This is the Dad One

Flashes from smaller years:
He dives into rocks
yielding a bloody nose
exploding out onto the sand.

He gulps out drunken ugly tears,
glistening shards still in hand
from the bottle shattered hours before.
Red, again, everywhere.

An unseen dog behind him
leaves him broken-legged.
He hobbles, becrutched,
for an entire awkward summer.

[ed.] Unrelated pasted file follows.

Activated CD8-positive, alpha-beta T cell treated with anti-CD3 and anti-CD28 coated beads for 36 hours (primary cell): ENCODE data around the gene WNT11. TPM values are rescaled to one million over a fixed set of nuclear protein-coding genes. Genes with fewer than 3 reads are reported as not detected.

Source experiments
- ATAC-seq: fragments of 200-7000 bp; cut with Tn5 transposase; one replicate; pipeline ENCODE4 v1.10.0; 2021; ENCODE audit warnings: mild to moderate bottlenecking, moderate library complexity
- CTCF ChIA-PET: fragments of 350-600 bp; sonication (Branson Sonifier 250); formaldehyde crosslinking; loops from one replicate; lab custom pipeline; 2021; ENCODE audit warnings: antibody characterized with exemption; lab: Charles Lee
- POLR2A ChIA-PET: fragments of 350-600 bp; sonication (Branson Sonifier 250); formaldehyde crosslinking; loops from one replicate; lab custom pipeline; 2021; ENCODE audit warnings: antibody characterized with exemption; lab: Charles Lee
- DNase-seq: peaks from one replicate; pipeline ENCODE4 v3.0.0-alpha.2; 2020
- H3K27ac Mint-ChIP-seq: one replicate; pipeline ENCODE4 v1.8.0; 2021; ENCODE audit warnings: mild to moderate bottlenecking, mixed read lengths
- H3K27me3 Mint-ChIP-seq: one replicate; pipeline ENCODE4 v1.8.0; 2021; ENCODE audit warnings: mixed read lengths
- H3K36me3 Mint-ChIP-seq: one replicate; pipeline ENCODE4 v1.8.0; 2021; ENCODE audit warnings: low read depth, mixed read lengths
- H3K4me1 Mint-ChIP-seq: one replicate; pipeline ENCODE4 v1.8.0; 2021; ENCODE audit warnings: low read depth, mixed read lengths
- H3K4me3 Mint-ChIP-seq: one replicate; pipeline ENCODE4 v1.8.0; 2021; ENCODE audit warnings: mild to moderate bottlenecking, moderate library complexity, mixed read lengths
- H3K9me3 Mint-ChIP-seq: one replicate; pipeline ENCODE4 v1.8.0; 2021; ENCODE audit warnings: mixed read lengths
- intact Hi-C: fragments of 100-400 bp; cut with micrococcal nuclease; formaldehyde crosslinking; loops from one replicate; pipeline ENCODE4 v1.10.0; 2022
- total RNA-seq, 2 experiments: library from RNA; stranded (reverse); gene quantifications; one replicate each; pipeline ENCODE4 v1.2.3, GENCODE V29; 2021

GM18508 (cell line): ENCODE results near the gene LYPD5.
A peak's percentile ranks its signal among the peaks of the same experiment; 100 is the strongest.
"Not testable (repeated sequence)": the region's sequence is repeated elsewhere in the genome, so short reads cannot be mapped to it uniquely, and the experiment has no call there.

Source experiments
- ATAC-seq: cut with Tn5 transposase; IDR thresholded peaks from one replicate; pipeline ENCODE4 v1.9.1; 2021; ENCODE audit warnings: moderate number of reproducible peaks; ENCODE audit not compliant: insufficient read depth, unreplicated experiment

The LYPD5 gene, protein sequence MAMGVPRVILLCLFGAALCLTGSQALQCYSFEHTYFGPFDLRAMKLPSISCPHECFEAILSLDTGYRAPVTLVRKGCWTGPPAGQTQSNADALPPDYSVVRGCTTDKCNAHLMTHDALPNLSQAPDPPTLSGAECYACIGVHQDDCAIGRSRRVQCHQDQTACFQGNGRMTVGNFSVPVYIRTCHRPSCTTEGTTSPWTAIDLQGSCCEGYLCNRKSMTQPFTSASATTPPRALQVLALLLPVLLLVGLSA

He snores, unable to be woken
despite my mother’s best efforts
until he finally shoots up
shocked as we surround his chair
where sleep was so anxiously disturbed.

He cannot cross the street.
He is overheated, sweaty,
breathing is ragged.
Standing upright proves difficult.
An ambulance takes us all blocks
to a hospital
for a fevered few hours.

All of these
he survives
and others I’ve forgotten
or have never known.
He proves hardy in his frailty
and surprises us all
with relative ruggedness
for longer than ever expected.

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